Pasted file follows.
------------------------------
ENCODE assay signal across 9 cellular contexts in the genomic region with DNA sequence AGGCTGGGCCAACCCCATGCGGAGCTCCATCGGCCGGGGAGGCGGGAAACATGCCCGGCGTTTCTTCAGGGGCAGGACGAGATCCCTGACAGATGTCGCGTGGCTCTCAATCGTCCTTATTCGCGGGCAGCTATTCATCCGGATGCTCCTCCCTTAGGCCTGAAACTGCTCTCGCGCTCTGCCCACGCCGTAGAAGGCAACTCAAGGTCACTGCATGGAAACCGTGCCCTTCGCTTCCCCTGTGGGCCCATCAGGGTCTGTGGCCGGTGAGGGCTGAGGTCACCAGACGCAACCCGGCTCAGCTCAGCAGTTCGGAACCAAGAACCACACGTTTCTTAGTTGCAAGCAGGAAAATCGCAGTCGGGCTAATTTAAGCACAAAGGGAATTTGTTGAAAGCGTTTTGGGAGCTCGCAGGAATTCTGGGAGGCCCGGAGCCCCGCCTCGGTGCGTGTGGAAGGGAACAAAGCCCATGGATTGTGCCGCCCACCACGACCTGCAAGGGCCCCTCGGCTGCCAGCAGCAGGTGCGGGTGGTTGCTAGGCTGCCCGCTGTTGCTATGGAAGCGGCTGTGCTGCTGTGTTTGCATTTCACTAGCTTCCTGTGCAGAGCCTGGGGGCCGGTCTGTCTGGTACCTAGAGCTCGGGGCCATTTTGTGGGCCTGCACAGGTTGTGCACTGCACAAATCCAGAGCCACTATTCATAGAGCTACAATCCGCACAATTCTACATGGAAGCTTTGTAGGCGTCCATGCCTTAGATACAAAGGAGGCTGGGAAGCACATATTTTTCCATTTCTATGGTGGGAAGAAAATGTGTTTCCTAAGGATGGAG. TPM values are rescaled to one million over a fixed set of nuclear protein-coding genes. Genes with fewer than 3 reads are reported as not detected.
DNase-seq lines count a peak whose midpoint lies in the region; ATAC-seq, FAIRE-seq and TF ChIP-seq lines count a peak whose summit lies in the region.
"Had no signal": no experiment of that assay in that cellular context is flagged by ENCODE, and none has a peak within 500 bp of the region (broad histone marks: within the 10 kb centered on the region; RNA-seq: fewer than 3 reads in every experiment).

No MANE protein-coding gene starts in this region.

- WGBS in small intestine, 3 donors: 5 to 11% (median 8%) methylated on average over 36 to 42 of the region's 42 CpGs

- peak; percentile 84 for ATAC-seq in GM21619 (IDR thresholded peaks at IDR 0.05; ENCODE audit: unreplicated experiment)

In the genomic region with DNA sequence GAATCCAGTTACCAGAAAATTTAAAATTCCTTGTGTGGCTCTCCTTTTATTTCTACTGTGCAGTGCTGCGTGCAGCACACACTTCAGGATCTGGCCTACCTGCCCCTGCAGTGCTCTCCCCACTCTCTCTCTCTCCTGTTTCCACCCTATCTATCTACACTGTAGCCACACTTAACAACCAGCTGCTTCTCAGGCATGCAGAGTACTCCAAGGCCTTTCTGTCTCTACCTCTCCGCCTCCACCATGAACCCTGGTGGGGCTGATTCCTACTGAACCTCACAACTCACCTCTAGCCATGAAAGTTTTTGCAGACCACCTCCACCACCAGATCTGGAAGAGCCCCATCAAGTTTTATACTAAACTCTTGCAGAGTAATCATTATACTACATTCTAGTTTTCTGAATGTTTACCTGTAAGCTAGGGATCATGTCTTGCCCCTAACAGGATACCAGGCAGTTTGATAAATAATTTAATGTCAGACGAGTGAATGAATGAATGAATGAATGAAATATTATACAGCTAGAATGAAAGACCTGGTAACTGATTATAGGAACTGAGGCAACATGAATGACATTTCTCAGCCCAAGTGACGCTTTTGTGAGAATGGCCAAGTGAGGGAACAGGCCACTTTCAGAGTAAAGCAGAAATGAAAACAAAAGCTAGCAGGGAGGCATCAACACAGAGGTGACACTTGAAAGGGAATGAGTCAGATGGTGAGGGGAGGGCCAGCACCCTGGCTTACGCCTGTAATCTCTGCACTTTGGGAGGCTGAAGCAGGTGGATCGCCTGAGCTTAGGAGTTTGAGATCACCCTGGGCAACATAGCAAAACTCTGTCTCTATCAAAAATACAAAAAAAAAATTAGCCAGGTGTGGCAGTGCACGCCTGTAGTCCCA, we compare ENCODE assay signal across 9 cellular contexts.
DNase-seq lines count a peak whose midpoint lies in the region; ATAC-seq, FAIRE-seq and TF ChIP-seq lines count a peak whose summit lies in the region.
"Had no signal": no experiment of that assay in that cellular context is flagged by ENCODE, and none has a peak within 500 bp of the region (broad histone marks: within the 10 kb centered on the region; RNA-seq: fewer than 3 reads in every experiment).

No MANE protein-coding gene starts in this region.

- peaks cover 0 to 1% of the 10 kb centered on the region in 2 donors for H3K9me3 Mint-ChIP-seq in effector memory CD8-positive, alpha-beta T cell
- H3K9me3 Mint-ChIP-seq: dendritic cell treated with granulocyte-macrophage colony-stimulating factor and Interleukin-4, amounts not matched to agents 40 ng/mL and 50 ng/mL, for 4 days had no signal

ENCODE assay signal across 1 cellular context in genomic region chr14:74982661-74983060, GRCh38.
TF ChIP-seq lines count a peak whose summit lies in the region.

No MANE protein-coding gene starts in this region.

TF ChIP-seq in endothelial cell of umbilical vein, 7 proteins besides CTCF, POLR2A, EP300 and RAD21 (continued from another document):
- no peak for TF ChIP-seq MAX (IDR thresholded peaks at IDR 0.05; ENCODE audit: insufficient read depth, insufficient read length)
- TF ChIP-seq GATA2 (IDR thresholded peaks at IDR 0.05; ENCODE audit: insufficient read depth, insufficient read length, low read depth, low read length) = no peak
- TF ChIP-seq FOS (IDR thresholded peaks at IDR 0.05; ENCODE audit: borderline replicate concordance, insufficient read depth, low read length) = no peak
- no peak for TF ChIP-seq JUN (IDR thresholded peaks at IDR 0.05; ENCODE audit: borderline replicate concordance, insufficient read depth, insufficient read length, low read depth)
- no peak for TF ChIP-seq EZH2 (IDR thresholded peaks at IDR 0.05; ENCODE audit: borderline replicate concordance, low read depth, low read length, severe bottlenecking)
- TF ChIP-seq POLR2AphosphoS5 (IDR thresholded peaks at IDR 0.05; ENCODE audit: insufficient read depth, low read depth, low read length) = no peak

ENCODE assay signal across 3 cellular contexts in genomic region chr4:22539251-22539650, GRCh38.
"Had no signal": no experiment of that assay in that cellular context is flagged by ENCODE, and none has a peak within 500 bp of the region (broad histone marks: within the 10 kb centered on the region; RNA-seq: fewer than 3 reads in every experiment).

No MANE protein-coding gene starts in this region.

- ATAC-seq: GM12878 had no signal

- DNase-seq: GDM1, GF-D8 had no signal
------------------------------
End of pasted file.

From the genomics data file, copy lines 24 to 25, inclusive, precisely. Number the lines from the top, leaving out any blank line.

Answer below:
"Had no signal": no experiment of that assay in that cellular context is flagged by ENCODE, and none has a peak within 500 bp of the region (broad histone marks: within the 10 kb centered on the region; RNA-seq: fewer than 3 reads in every experiment).

No MANE protein-coding gene starts in this region.